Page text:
The outgoing budget chair of the London Police Services Board and the head of the London Police Association are raising concerns about management at City Hall.
Just days after outgoing chair Paul Paolatto brought forward a motion calling for an investigation into the city’s handling of the months-long budget dispute, he’s now confirmed he will be sending a letter to council Wednesday expressing frustration with the negotiating process.
Paolatto says eight emails he sent back in February to Chief Administrator Officer Art Zuidema’s office proposing a compromise resolution were never passed on to city council; a settlement was finally reached last week, just days before the two sides were to supposed to appear before the Ontario Civilian Police Commission (OCPC).
“We’ve since learned a lot since the Thursday meeting that there was in fact a deal and that the Mayor and some other members around the City knew about it,” says Paolatto.
“Now there’s some explaining that probably needs to happen to their counterparts around the council table.”
Paolatto says council will also be provided with evidence of the eight incidents where their attempts to reach out to Zuidema’s office were not answered.
“These are independently verifiable instances and they involved OCPC. In reality, there was many more emails than that and many more incidents than that but these are the ones that are irrefutable. The reason I’m sending them to council is simply because it gives councillors an opportunity to ask a very difficult question which is: what happened and why?”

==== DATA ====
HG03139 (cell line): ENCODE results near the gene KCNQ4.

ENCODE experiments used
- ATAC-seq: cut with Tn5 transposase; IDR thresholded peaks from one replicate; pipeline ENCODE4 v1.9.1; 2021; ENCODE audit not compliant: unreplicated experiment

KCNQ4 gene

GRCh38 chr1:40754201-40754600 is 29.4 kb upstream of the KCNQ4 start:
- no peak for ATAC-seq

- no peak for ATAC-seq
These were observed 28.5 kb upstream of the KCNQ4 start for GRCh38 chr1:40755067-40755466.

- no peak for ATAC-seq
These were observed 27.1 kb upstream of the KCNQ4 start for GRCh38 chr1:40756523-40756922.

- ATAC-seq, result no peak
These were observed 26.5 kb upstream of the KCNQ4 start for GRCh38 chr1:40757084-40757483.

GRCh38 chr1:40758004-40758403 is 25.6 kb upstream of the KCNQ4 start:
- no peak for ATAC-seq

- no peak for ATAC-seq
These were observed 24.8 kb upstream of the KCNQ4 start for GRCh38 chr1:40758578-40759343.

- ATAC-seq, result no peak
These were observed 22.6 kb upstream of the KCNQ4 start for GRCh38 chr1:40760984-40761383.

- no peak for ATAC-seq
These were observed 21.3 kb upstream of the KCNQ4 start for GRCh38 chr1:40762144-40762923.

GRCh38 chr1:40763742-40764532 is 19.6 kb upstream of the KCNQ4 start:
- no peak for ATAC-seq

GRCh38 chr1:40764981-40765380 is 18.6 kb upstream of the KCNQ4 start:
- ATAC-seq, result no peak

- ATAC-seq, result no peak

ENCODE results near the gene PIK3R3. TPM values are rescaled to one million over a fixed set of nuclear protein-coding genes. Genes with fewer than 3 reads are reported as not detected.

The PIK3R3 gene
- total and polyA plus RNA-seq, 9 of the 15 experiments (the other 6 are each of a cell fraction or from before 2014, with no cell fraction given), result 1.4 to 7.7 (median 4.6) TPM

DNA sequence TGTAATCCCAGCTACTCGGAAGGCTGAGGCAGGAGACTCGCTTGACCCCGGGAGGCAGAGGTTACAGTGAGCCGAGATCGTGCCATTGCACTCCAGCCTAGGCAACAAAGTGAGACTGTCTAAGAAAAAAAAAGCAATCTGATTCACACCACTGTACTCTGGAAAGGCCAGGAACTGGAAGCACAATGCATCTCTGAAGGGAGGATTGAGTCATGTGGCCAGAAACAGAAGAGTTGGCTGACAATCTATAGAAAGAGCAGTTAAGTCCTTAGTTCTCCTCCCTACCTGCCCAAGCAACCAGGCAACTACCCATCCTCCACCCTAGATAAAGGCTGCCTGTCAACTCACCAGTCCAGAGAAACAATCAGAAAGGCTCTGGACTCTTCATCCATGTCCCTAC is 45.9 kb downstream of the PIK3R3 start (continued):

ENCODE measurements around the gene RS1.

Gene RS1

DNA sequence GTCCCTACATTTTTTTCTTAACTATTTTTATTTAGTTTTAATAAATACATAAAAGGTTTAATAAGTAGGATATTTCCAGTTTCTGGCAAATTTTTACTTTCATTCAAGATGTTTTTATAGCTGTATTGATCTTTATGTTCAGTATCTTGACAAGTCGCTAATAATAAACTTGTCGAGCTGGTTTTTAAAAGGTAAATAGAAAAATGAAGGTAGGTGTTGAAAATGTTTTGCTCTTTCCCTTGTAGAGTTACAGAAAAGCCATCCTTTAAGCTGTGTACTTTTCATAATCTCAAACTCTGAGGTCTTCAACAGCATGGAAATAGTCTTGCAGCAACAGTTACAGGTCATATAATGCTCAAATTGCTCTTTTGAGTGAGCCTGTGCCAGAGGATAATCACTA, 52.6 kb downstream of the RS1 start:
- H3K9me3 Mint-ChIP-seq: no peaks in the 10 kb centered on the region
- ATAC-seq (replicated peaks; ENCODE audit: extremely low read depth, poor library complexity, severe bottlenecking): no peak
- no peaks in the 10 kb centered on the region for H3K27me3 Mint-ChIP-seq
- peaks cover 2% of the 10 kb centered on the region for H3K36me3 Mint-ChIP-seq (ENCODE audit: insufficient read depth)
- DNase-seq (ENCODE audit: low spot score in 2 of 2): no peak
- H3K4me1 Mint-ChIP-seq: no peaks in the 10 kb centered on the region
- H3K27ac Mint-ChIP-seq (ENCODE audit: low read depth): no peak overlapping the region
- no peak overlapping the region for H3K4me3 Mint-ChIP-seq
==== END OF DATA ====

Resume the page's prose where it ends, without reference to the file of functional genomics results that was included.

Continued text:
Paolatto says his intent is not to be “adversarial” but that council has big plans and needs a city manager that will be able to deliver on those plans.
“If [the civic leader] is it then great, if not then I think they need to have a hard conversation, maybe thank him for the service and move in another direction.”
While Paolatto is suggesting Zuidema may not be the best fit for council, the head of the police union is calling for Mayor Matt Brown to step down from the London Police Services Board.
Rick Robson says if it wasn’t for Paolatto’s motion last Thursday, the London Police Association would not be aware of the extent of frustration between the Police Services Board and city management.
“Councillor [Phil] Squire states that the Mayor had an obligation to bring this proposal, if known about it, to the board. Councillor [Josh] Morgan then states that the Mayor was aware of the initial proposal and in fact was part of the discussion of the initial proposal and, at least according to Councillor Morgan’s comments, the Mayor was a driving party in ensuring that proposal did not in fact make it to council,” Rick Robson tells AM980.
“Then on Thursday [Mayor Brown] admits he may have had some knowledge of the proposal and then the Police Services Board wanted him to champion this proposal and he wasn’t supportive of that.”
Robson suggests that Brown was operating under the assumption that the best course of action was for the dispute to go before the OCPC.
“Which is fine if that’s your position. [But] put the offer in front of City Council and offer your advice as the Mayor and as a member of the Police Services Board that you don’t feel this is the best position for the City to take and that you recommend going to the OCPC hearing,” Robson argues.
“The question then becomes, who exactly is the Mayor representing when he sits at the Police Services Board?”